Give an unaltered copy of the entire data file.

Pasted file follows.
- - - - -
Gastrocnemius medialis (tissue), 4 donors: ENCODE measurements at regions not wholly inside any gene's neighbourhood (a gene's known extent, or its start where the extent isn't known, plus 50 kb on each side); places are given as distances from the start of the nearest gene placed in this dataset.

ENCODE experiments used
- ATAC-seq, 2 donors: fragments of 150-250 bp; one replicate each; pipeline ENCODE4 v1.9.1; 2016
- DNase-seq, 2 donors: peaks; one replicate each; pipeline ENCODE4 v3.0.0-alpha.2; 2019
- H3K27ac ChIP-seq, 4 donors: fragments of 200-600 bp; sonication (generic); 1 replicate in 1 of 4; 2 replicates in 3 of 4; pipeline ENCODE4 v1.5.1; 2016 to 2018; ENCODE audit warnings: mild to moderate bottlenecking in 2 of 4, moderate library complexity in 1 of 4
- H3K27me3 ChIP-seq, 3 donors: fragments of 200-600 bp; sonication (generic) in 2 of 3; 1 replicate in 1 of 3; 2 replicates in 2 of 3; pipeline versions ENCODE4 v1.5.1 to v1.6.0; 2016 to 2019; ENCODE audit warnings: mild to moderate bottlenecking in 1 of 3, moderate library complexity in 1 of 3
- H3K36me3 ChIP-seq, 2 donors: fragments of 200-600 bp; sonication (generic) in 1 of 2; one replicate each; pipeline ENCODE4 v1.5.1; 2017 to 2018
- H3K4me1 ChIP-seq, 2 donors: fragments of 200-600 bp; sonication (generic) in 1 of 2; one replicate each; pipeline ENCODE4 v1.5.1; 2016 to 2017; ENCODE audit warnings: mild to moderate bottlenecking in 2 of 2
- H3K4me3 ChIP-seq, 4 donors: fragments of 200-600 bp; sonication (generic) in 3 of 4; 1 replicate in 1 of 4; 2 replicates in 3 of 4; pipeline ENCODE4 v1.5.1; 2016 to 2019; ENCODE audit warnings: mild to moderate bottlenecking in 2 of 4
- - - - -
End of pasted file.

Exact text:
Gastrocnemius medialis (tissue), 4 donors: ENCODE measurements at regions not wholly inside any gene's neighbourhood (a gene's known extent, or its start where the extent isn't known, plus 50 kb on each side); places are given as distances from the start of the nearest gene placed in this dataset.

ENCODE experiments used
- ATAC-seq, 2 donors: fragments of 150-250 bp; one replicate each; pipeline ENCODE4 v1.9.1; 2016
- DNase-seq, 2 donors: peaks; one replicate each; pipeline ENCODE4 v3.0.0-alpha.2; 2019
- H3K27ac ChIP-seq, 4 donors: fragments of 200-600 bp; sonication (generic); 1 replicate in 1 of 4; 2 replicates in 3 of 4; pipeline ENCODE4 v1.5.1; 2016 to 2018; ENCODE audit warnings: mild to moderate bottlenecking in 2 of 4, moderate library complexity in 1 of 4
- H3K27me3 ChIP-seq, 3 donors: fragments of 200-600 bp; sonication (generic) in 2 of 3; 1 replicate in 1 of 3; 2 replicates in 2 of 3; pipeline versions ENCODE4 v1.5.1 to v1.6.0; 2016 to 2019; ENCODE audit warnings: mild to moderate bottlenecking in 1 of 3, moderate library complexity in 1 of 3
- H3K36me3 ChIP-seq, 2 donors: fragments of 200-600 bp; sonication (generic) in 1 of 2; one replicate each; pipeline ENCODE4 v1.5.1; 2017 to 2018
- H3K4me1 ChIP-seq, 2 donors: fragments of 200-600 bp; sonication (generic) in 1 of 2; one replicate each; pipeline ENCODE4 v1.5.1; 2016 to 2017; ENCODE audit warnings: mild to moderate bottlenecking in 2 of 2
- H3K4me3 ChIP-seq, 4 donors: fragments of 200-600 bp; sonication (generic) in 3 of 4; 1 replicate in 1 of 4; 2 replicates in 3 of 4; pipeline ENCODE4 v1.5.1; 2016 to 2019; ENCODE audit warnings: mild to moderate bottlenecking in 2 of 4